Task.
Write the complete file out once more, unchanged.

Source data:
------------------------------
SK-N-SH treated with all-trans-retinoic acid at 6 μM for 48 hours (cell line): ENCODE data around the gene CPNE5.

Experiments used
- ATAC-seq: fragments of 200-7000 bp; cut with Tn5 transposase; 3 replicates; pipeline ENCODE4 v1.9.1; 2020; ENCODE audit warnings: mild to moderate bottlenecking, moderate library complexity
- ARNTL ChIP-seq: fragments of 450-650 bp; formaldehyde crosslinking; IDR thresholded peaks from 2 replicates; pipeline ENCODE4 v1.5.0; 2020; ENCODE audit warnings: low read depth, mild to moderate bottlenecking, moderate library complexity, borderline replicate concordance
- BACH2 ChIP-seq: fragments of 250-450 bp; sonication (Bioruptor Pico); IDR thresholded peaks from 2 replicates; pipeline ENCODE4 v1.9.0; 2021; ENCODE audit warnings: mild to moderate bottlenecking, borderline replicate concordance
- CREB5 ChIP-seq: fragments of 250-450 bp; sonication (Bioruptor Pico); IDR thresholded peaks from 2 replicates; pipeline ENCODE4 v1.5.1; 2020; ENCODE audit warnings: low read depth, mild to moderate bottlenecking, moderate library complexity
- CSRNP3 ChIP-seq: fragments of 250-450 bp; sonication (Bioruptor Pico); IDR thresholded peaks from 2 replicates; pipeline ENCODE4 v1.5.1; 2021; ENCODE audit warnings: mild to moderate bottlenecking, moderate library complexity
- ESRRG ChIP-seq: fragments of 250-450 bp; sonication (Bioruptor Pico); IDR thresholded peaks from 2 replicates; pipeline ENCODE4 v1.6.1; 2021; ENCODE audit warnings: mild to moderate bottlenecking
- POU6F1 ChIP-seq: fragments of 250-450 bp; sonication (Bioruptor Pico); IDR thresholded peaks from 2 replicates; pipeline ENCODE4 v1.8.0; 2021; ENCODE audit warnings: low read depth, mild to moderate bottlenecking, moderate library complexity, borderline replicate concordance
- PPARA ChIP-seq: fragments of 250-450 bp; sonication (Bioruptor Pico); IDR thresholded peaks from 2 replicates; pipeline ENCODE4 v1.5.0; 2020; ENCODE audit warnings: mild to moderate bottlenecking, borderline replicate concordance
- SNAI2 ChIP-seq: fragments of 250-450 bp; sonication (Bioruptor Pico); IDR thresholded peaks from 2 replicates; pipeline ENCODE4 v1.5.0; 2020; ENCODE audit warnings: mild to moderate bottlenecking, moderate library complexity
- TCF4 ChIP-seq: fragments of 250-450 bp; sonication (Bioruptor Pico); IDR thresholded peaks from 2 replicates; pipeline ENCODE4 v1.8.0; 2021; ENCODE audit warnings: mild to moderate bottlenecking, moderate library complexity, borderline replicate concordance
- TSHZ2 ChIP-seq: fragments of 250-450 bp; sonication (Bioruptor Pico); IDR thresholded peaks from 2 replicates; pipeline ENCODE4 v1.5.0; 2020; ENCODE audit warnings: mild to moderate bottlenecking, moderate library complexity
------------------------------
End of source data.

SK-N-SH treated with all-trans-retinoic acid at 6 μM for 48 hours (cell line): ENCODE data around the gene CPNE5.

Experiments used
- ATAC-seq: fragments of 200-7000 bp; cut with Tn5 transposase; 3 replicates; pipeline ENCODE4 v1.9.1; 2020; ENCODE audit warnings: mild to moderate bottlenecking, moderate library complexity
- ARNTL ChIP-seq: fragments of 450-650 bp; formaldehyde crosslinking; IDR thresholded peaks from 2 replicates; pipeline ENCODE4 v1.5.0; 2020; ENCODE audit warnings: low read depth, mild to moderate bottlenecking, moderate library complexity, borderline replicate concordance
- BACH2 ChIP-seq: fragments of 250-450 bp; sonication (Bioruptor Pico); IDR thresholded peaks from 2 replicates; pipeline ENCODE4 v1.9.0; 2021; ENCODE audit warnings: mild to moderate bottlenecking, borderline replicate concordance
- CREB5 ChIP-seq: fragments of 250-450 bp; sonication (Bioruptor Pico); IDR thresholded peaks from 2 replicates; pipeline ENCODE4 v1.5.1; 2020; ENCODE audit warnings: low read depth, mild to moderate bottlenecking, moderate library complexity
- CSRNP3 ChIP-seq: fragments of 250-450 bp; sonication (Bioruptor Pico); IDR thresholded peaks from 2 replicates; pipeline ENCODE4 v1.5.1; 2021; ENCODE audit warnings: mild to moderate bottlenecking, moderate library complexity
- ESRRG ChIP-seq: fragments of 250-450 bp; sonication (Bioruptor Pico); IDR thresholded peaks from 2 replicates; pipeline ENCODE4 v1.6.1; 2021; ENCODE audit warnings: mild to moderate bottlenecking
- POU6F1 ChIP-seq: fragments of 250-450 bp; sonication (Bioruptor Pico); IDR thresholded peaks from 2 replicates; pipeline ENCODE4 v1.8.0; 2021; ENCODE audit warnings: low read depth, mild to moderate bottlenecking, moderate library complexity, borderline replicate concordance
- PPARA ChIP-seq: fragments of 250-450 bp; sonication (Bioruptor Pico); IDR thresholded peaks from 2 replicates; pipeline ENCODE4 v1.5.0; 2020; ENCODE audit warnings: mild to moderate bottlenecking, borderline replicate concordance
- SNAI2 ChIP-seq: fragments of 250-450 bp; sonication (Bioruptor Pico); IDR thresholded peaks from 2 replicates; pipeline ENCODE4 v1.5.0; 2020; ENCODE audit warnings: mild to moderate bottlenecking, moderate library complexity
- TCF4 ChIP-seq: fragments of 250-450 bp; sonication (Bioruptor Pico); IDR thresholded peaks from 2 replicates; pipeline ENCODE4 v1.8.0; 2021; ENCODE audit warnings: mild to moderate bottlenecking, moderate library complexity, borderline replicate concordance
- TSHZ2 ChIP-seq: fragments of 250-450 bp; sonication (Bioruptor Pico); IDR thresholded peaks from 2 replicates; pipeline ENCODE4 v1.5.0; 2020; ENCODE audit warnings: mild to moderate bottlenecking, moderate library complexity